5. Live like a local
When you avoid staying at a hotel, itâ€™s easier to live like a local. Families can save a lot of money by eating at least some of their meals at â€˜homeâ€™. Public transportation is often cheaper than renting a car, plus many vacation rentals include bicycles which can give you and the kids some great exercise and a way to explore your destination from ground level. Ask the locals where they like to eat their meals and youâ€™re more likely to find inexpensive and the tastiest options around.
Plus, if you decided to take the kids out of school for this break, you can use your grocery shopping trips to test their language math skills (think reading labels and calculating currency conversions).
6. Go where the dollar goes farther
If the current exchange rate is dashing your dreams of a trip to France, travel somewhere the dollar has better purchasing power. Right now, South and Central America and Canada are great options, but donâ€™t overlook destinations like Turkey, Switzerland, and Croatia – theyâ€™ve avoided switching to the Euro and are more budget-friendly. There are many affordable destinations that are rich in culture, history, and natural beauty available on a budget.
Staying inside the U.S. is also a great way to keep costs down. If the kids havenâ€™t yet seen every single national park, itâ€™s a great time to visit them and show your support – especially as theyâ€™re working hard to keep the parks open during a budget crisis.
7. Look for cheap and free things to do
Many destinations have local coupon books that give you discounts on attractions. Many larger cities like Chicago, Boston, and Atlanta (to name just a few) have CityPASS. These passes combine offers from a lot of attractions over a period of days and the more people you have, the more you save.
When it comes to finding free things to do, all it takes is a little research. After all, even the famous Louvre in Paris has free admission when visitors fall into certain categories or visit on certain days. City parks, biking and hiking trails, and more – there are always free things families can do to stretch their travel dollars. After all, families where youâ€™re going need to save money too. While youâ€™re living like a local, ask other families what things they like to do and see.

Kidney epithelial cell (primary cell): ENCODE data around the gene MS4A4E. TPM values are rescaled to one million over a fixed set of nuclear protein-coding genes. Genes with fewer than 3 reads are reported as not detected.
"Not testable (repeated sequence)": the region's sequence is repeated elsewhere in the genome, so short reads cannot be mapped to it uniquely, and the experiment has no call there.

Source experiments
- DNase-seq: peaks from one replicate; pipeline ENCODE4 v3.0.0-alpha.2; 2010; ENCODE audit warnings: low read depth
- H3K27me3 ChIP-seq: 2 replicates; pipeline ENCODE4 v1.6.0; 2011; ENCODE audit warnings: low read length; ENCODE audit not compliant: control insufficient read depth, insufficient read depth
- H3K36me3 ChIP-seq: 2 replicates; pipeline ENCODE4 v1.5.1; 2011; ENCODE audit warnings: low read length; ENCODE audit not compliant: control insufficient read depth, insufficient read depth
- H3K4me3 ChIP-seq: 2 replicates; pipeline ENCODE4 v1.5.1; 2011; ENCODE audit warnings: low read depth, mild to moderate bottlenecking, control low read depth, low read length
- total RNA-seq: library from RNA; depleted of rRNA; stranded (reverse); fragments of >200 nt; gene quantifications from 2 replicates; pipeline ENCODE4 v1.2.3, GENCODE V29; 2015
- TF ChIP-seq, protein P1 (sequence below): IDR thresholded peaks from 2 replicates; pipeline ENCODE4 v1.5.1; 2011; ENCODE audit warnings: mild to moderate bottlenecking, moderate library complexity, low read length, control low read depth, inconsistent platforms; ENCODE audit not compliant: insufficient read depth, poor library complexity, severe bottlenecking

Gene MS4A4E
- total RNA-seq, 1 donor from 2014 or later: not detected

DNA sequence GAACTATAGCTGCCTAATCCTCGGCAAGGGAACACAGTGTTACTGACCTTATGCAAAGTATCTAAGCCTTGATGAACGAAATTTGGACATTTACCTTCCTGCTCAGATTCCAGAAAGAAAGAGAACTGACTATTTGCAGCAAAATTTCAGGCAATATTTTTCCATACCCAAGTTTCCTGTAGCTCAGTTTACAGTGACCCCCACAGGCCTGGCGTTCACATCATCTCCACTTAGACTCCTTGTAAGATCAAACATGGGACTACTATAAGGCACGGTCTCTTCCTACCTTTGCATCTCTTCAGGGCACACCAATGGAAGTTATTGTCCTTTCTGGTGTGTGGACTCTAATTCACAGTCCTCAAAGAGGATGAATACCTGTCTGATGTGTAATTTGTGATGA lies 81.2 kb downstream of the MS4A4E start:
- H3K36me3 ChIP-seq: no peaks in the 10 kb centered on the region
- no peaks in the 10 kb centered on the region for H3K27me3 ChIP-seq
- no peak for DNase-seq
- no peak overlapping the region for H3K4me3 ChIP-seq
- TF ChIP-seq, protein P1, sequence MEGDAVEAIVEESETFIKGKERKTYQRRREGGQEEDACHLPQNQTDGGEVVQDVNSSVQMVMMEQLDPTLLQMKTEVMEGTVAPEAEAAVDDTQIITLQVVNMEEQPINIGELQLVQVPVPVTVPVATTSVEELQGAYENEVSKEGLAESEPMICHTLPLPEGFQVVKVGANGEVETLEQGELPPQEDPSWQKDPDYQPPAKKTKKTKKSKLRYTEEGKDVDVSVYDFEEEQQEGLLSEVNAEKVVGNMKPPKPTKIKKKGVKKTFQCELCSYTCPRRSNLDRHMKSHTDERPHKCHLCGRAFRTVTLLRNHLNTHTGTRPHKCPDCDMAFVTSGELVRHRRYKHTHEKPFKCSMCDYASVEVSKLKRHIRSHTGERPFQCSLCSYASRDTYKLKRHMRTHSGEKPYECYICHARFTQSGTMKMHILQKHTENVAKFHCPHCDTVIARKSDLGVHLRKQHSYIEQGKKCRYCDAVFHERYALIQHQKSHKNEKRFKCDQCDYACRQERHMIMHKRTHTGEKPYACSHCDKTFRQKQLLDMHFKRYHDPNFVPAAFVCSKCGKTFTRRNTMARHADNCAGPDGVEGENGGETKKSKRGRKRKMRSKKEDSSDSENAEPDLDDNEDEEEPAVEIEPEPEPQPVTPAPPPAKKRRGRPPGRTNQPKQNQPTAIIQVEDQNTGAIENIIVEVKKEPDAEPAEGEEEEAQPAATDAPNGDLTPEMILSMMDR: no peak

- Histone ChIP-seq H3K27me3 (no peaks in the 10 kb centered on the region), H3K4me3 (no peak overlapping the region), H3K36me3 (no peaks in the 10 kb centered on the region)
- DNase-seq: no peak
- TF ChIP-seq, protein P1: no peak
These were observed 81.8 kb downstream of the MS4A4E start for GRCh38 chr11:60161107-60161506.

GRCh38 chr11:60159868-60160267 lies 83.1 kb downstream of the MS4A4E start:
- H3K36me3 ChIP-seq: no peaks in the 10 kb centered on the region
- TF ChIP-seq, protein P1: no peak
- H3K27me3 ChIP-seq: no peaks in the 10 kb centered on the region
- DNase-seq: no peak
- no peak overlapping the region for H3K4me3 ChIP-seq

8. Insure your trip
If you do have to cancel your trip for unavoidable reasons, trip cancellation protection means youâ€™ll be able to be reimbursed for your pre-paid trip costs. With many hotels now committed to strict cancellation fees in exchange for lower room prices, many travelers are also stuck footing that bill when they have to cancel.
Often, simply cancelling the trip, making a claim on your travel insurance, and going another time is cheaper than trying to navigate the change fees and cancellation rules. Just make sure youâ€™re cancelling your trip for a reason thatâ€™s covered by your travel insurance plan.
Stretch your travel dollars by choosing a family travel insurance plan that covers kids at no extra charge. Just make sure that all the kids are related to you. Travel insurance plan only covers those dependents who are related, i.e., not your childâ€™s best friend.
9. Avoid unexpected medical costs
If youâ€™re traveling outside your health insurance network, take a little time to get travel medical insurance. The cost of medical care is rising around the world and some countries refuse to treat travelers beyond life-saving measures when theyâ€™re not citizens of the country.
To get a doctor to treat you at a hospital in Costa Rica, for example, youâ€™ll need a major credit card just to get things started. Travel medical insurance can be as cheap as a dollar day for most travelers, so itâ€™s really a no-brainer.